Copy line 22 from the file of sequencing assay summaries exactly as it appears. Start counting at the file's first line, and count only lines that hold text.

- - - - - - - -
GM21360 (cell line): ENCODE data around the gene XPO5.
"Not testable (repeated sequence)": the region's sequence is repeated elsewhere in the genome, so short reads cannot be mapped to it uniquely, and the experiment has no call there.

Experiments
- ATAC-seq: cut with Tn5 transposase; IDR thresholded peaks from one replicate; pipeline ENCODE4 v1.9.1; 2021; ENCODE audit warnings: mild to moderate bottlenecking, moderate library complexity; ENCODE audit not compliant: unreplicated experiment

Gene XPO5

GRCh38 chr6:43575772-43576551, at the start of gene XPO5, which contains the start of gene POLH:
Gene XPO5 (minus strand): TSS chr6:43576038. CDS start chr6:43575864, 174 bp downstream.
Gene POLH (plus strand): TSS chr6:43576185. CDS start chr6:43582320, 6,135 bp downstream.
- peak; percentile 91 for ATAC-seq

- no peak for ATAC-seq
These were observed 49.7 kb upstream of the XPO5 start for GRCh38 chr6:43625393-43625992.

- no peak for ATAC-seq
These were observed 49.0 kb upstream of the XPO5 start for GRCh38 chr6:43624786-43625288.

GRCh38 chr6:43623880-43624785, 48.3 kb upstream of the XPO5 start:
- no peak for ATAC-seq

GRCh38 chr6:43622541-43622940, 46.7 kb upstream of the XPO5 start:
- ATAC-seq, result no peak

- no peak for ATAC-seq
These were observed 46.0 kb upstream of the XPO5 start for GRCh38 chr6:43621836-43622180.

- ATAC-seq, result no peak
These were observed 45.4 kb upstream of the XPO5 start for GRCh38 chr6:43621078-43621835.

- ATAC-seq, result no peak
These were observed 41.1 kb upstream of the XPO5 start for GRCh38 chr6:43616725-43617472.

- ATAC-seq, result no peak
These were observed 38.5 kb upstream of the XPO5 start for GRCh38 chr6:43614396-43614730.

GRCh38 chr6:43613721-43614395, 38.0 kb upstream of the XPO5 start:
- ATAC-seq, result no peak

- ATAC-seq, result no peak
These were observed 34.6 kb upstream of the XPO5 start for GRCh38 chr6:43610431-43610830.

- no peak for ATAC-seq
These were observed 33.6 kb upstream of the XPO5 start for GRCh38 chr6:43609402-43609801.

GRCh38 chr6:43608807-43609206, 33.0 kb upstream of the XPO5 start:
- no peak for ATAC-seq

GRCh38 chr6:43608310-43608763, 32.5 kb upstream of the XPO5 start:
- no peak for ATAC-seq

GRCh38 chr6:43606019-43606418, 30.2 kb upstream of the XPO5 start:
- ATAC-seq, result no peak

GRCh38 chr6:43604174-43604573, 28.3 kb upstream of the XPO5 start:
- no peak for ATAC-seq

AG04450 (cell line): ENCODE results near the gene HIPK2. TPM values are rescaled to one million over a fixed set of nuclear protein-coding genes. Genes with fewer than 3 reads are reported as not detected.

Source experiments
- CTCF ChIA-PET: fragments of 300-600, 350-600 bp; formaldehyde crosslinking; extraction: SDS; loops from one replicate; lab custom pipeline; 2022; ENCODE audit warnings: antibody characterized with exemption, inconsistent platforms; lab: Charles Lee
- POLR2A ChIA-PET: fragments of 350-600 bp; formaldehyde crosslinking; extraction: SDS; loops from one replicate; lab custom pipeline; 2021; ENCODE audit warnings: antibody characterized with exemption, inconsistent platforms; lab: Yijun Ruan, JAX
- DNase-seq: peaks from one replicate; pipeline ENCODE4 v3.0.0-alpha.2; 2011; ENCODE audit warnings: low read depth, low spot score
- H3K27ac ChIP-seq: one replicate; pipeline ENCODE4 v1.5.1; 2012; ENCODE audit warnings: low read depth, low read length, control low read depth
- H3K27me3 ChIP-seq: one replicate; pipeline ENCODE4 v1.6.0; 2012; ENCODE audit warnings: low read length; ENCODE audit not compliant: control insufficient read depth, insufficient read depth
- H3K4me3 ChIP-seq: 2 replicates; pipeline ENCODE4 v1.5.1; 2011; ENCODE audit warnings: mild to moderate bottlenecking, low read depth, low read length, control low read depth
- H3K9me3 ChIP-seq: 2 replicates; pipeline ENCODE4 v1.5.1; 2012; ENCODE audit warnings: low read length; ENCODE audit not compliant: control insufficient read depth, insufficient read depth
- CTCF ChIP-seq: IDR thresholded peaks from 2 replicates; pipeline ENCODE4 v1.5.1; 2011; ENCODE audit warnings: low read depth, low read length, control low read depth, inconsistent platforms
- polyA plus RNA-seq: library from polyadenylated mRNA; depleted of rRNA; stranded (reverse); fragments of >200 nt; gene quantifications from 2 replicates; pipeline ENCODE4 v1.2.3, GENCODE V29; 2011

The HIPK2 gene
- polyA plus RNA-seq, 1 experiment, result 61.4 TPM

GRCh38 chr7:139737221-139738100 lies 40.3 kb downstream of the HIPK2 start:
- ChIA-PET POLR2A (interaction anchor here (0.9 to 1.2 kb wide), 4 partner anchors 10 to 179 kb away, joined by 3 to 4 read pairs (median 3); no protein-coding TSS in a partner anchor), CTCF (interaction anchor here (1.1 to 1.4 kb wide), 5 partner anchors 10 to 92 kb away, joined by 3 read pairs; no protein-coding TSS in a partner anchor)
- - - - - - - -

- ATAC-seq, result no peak